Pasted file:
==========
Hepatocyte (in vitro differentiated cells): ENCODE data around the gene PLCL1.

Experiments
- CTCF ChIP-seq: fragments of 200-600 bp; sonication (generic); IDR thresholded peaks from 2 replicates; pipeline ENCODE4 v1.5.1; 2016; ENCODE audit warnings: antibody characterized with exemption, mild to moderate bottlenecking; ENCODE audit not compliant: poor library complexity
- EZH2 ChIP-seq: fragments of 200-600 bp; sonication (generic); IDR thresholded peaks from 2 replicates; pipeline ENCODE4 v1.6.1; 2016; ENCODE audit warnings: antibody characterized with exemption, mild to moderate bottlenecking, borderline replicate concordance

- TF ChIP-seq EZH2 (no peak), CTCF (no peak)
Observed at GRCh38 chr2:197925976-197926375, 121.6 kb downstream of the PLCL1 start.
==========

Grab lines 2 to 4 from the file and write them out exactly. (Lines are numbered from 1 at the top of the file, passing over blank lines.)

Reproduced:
Experiments
- CTCF ChIP-seq: fragments of 200-600 bp; sonication (generic); IDR thresholded peaks from 2 replicates; pipeline ENCODE4 v1.5.1; 2016; ENCODE audit warnings: antibody characterized with exemption, mild to moderate bottlenecking; ENCODE audit not compliant: poor library complexity
- EZH2 ChIP-seq: fragments of 200-600 bp; sonication (generic); IDR thresholded peaks from 2 replicates; pipeline ENCODE4 v1.6.1; 2016; ENCODE audit warnings: antibody characterized with exemption, mild to moderate bottlenecking, borderline replicate concordance